SUNDAY 10.11

Rob Thomas

Xcel Energy Center

Let's be honest here: Ripping on Rob Thomas is all kinds of fun. The sudden fluctuations in weight. The reliably maudlin FM radio cheese. The cornball 1999 collabo with boomer icon Carlos Santana ("Smooth"). The tortured-puppy glower clouding modelesque features. The interchangeably anonymous, low-maintenance hairstyles. The fact that between his Matchbox Twenty winning streak and his solo career, the guy appears to be on a personal quest to catalog every dolorous emotion ever suffered, if his themes are anything to go by: "Bent," "Disease," "Unwell," "Lonely No More." Really, at this point, you maybe sort of wish Thomas—who is totally married to a Puerto Rican model, and is a dad—would cheer up and start penning tunes with names like "Ecstatic" and "Stoked" and "Sweet." Thing is, he's really good at capturing what it feels like to have your heart smashed and stomped by someone you love, in the same way that Trent Reznor is the undisputed king of pop-industrial spleen. Catch 22: If Thomas lightens up, he loses his entire reason for being. With OneRepublic and Carolina Liar. $42-$62. 7 p.m. 175 Kellogg Blvd. W., St. Paul; 651.726.8240. —Ray Cummings

Taylor Swift

Whipporwill wonderwoman Jolie Holland
Scott Irvine
Whipporwill wonderwoman Jolie Holland

Target Center

Consider this: Taylor Swift was last year's biggest-selling American artist. Her single "Love Story" became the first country single to top the Billboard Pop Top 40. She hit Nashville by age 11, started writing songs and playing the 12-string by 12, and at 14 was the youngest staff songwriter ever hired by Sony/ATV Tree Publishing. She has a clothing line at Walmart and dated a Jonas Brother. Every single she's released has hit the Country Top 10. Her 2009 tour sold out the Staples Center in two minutes, Madison Square Garden in one. Forbes ranked her as the 69th most powerful celebrity, with over $18 million in earnings this year. Taylor Swift is 19. If you were quick to the draw and purchased a ticket in under 30 minutes for her October 11 Target Center show (with Kellie Pickler and Gloriana) consider yourself lucky—all her U.S. dates this tour have sold out. $22-$51.50. 6 p.m. Target Center, 600 First Ave. N., Minneapolis; 612.673.0900. —Nikki Miller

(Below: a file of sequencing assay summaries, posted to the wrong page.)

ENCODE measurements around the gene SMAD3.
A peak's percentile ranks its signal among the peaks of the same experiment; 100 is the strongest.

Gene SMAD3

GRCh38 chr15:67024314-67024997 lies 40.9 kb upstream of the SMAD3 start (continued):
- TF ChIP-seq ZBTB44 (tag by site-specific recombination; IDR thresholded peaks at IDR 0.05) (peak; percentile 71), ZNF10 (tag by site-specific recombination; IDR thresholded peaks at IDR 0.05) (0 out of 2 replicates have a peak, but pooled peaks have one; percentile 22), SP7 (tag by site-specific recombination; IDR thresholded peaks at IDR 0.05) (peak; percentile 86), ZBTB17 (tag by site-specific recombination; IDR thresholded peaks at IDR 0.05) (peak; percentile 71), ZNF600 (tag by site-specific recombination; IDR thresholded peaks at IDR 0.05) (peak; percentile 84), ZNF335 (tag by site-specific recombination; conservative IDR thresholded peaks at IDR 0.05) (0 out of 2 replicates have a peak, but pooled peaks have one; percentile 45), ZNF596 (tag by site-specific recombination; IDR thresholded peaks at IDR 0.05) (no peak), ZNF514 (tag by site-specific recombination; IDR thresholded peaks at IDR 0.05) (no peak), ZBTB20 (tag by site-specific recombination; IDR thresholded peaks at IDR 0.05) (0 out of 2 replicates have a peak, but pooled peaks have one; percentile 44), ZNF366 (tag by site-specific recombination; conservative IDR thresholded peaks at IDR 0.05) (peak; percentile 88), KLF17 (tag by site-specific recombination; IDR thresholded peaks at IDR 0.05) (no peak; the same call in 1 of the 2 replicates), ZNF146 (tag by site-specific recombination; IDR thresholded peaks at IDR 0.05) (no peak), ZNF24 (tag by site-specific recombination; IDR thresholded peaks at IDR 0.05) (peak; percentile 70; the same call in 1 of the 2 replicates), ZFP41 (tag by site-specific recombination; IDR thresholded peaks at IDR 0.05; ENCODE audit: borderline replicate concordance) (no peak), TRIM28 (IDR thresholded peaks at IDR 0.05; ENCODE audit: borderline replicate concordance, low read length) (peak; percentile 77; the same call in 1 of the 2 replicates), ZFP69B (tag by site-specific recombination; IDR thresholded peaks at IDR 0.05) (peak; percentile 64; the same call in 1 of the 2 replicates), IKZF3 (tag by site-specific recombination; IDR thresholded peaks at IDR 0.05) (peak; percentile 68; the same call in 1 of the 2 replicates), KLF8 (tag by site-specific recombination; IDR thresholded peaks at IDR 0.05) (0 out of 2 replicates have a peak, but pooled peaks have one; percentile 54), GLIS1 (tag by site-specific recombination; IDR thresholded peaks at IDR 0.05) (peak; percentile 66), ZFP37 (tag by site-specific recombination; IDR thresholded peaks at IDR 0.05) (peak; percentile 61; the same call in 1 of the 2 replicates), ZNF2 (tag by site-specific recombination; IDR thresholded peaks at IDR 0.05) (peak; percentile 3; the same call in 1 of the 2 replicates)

MONDAY 10.12

Jolie Holland

Varsity Theater

Jolie Holland's whippoorwill mushmouth is one of the more dauntingly beautiful vocal things to emerge from '00s alternative roots music, so odd and engaging that it reveals itself anew with every fresh context—tackling straight-up blues, accompanying rapper Sage Francis, or working her own developing jazz-folk-pop amalgam, where most fans find her. But she's not one to make lyrics the star of her songs, however heartfelt, so her surest claims on eternity might lie outside the jazz she plies, amid the consciously mysterious porch singing of 2003's Catalpa, where she began, solo-wise, and the rock of "Mexico City," off last year's The Living and the Dead, in which she becomes a sad Elvis for a mysterious situation involving war and booze. Her music remains high on its timeless novelty, and with such a regular live presence here, most fans require no introduction. With Matt Bauer. 18+. $16. 8 p.m. 1308 Fourth St. SE, Minneapolis; 612.604.0222. —Peter S. Scholtes


School of Seven Bells

7th St. Entry

Animal nature and band iconography being what they are, some portion of School of Seven Bells' audience for this first headlining tour will wonder if former Secret Machines guitarist Benjamin Curtis and identical twin sisters Alejandra and Claudia Deheza (the singer-guitarist and singer-keyboardist from On!Air!Library!) wear clothing while living and making music together in their Brooklyn apartment—home base at least as of their 2008 debut, Alpinisms. But SVIIB are too big a deal to reduce to their chilly star power: Curtis's waves of electronically processed guitars—never audibly strummed, just volume-knobbed into overwhelming existence—were cited by the Edge as an influence on U2's No Line on the Horizon. The Dehezas are a new sound unto themselves with Curtis, never quite resembling the cosmos-pop-with-beats they're sometimes compared to (Medicine, Cocteau Twins, Air), but building a droning melodicism as sure and subtle as Yo La Tengo's. You might not even notice the dance-y bottom until you dream the songs back a year later. With the Depreciation Guild and Warpaint. 18+. $10/$12 at the door. 8 p.m. 701 First Ave. N., Minneapolis; 612.332.1775. —Peter S. Scholtes

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